The Rampur Greyhound is a breed of dogs native to the Rampur, Uttar Pradesh region of Northern India, which lies between Delhi and Bareilly. The Rampur hound is a member of the big sighthound family. In North West of India it is often described as a smooth haired sighthound, substantially built. It was the favored hound of the Maharajahs for Jackal Coursing, but was also used to hunt lions, tigers, leopards, and panthers. It was considered a test of courage for a single hound to take down a golden jackal. The Rampur is built to cover great distances at high speed; thus capable of great endurance.
His Royal Highness Ahmed Ali Khan Bahadur bred these dogs by combining the blood lines of very powerful but ferocious Tazi, brought in by the Afghans, and the English Greyhound that was more obedient but less resistant to the varying climatic conditions. He gave the name 'Rampur Hound' to the dogs he bred. The Rampur Hound far exceeded the his expectations. From its Tazi and Afghan ancestors it got its looks and stalwart character, and from the English Greyhound it got its speed. Here was a dog that would seldom back down in confrontations, and could more or less keep up with the fastest prey.With the fall of the Maharajahs from power in 1947, so too, fell the popularity of the Rampur Hound. The effect of the arrival of the English was evident to the Rampur, as well as the native Indian people. The English greyhound was bred into some of the lines, making it very difficult to find a purebred Rampur Greyhound. With the decline in hunting in India the dog's popularity plummeted. It was no longer fashionable or practical for the rich to keep them, while the poorer population simply could not afford to keep them. In recent years, however, its popularity has risen, and along with this, the breed's numbers.
This remarkable breed balances on the fine line of extinction. Outside of India, only a handful are known and registered, and are all located in the United States of America, in state of New Jersey.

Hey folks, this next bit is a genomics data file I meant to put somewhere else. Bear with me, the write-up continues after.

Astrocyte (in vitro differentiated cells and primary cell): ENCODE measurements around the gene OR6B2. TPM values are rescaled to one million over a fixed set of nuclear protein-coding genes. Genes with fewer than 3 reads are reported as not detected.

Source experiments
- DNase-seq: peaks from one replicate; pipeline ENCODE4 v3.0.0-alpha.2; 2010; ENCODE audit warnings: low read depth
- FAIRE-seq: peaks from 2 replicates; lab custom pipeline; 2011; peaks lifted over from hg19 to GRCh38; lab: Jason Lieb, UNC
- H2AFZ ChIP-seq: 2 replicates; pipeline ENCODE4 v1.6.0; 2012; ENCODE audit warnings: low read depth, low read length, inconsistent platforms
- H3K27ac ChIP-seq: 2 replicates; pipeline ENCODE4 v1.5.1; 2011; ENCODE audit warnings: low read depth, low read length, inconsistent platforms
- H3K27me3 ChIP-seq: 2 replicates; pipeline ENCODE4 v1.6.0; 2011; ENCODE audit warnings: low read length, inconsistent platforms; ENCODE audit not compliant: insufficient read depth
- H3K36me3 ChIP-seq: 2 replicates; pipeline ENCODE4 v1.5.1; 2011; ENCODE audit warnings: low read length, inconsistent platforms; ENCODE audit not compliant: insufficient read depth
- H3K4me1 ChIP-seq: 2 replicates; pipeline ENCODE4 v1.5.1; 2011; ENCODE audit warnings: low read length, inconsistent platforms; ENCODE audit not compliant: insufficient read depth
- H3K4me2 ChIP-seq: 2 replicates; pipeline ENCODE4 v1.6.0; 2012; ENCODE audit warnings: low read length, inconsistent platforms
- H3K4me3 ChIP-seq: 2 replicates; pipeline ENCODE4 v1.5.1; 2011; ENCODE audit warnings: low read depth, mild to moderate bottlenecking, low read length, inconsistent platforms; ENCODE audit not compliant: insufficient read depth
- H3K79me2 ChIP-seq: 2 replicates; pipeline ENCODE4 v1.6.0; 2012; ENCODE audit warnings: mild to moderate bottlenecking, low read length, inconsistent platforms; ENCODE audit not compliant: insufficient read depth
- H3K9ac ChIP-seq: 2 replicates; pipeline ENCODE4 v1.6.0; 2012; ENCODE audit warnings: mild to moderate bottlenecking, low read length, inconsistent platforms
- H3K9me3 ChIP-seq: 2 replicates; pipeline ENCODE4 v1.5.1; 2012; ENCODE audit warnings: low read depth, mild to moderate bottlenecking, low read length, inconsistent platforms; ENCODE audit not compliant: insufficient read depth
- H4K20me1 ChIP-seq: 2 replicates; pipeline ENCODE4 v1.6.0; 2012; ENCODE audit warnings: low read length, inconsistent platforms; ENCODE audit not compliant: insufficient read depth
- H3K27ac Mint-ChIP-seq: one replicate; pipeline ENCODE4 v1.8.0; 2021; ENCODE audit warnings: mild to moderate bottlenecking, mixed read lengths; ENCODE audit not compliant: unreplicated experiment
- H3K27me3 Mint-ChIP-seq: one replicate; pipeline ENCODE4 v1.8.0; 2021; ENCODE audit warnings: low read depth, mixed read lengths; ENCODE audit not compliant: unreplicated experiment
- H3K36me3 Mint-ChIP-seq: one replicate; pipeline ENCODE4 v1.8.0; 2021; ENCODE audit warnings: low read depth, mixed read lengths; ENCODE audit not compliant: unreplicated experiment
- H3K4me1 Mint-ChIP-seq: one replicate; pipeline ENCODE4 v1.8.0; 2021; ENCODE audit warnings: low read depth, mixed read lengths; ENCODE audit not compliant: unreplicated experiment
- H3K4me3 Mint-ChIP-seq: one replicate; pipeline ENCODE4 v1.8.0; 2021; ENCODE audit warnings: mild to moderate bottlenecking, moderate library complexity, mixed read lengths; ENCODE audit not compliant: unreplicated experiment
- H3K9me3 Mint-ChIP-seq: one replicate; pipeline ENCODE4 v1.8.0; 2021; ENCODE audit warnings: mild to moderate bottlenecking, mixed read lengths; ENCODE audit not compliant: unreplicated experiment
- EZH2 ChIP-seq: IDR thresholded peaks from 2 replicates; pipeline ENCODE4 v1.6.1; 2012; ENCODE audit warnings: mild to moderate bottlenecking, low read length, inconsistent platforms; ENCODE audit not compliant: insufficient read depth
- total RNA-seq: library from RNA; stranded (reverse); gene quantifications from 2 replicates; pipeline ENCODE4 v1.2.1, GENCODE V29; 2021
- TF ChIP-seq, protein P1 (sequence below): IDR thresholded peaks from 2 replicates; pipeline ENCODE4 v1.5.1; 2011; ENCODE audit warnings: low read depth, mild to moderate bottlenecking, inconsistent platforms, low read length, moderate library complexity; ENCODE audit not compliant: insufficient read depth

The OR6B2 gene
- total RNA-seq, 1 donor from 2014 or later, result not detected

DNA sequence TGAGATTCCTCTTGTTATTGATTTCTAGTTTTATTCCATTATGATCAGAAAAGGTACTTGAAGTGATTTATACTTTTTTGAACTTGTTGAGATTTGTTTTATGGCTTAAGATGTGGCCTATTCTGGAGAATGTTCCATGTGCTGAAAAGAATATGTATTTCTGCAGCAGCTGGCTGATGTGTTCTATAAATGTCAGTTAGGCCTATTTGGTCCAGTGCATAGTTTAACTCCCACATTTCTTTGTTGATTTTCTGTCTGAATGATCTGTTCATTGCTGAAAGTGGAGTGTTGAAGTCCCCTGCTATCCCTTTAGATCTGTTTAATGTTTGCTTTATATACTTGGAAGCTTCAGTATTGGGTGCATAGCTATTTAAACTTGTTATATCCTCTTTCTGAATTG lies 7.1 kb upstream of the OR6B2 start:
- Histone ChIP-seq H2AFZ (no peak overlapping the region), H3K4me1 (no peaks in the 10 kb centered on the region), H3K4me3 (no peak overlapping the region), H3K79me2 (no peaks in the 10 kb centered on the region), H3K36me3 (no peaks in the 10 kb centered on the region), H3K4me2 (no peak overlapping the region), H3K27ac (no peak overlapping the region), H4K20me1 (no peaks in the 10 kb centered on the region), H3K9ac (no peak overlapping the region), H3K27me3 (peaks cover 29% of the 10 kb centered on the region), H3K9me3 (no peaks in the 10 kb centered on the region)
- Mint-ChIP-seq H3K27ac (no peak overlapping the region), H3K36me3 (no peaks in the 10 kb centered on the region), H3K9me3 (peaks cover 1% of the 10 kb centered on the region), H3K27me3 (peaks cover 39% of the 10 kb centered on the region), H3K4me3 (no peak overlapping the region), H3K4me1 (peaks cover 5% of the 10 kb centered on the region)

Rampurs are typically a healthy and long-lived breed, and hereditary illness is rare. Their diseases are very similar to other greyhound breeds and will often experience the same symptoms and diseases. Rampurs have been known to develop esophageal achalasia, bloat (gastric torsion), and osteosarcoma Because the Rampur's lean physique makes it ill-suited to sleeping on hard surfaces, owners should generally provide soft bedding; without bedding, Rampurs are prone to develop painful skin sores. This can been avoided by feeding them foods high in vitamin A. Rampurs may live up to fifteen years, but this varies enormously.
Due to the unique physiology and anatomy of Rampurs, a veterinarian who understands the issues relevant to the breed is generally the best option when the dogs need treatment, particularly when anaesthesia is required. If such specialists are not available, it is best to seek one who specialises in the treatment of greyhounds or related breeds.
Greyhounds demonstrate unusual blood chemistry, which can be misread by veterinarians not familiar with the breed; this can result in an incorrect diagnosis. Rampurs have higher levels of red blood cells than do other breeds, (a trait inherited from their English Greyhound ancestors). Since red blood cells carry oxygen to the muscles, this higher level allows the hound to move larger quantities of oxygen faster from the lungs to the muscles. Veterinary blood services should use greyhounds as blood donors if there are no available Rampurs, (Greyhounds are generally used as Blood type#Red blood cell compatibility anyway).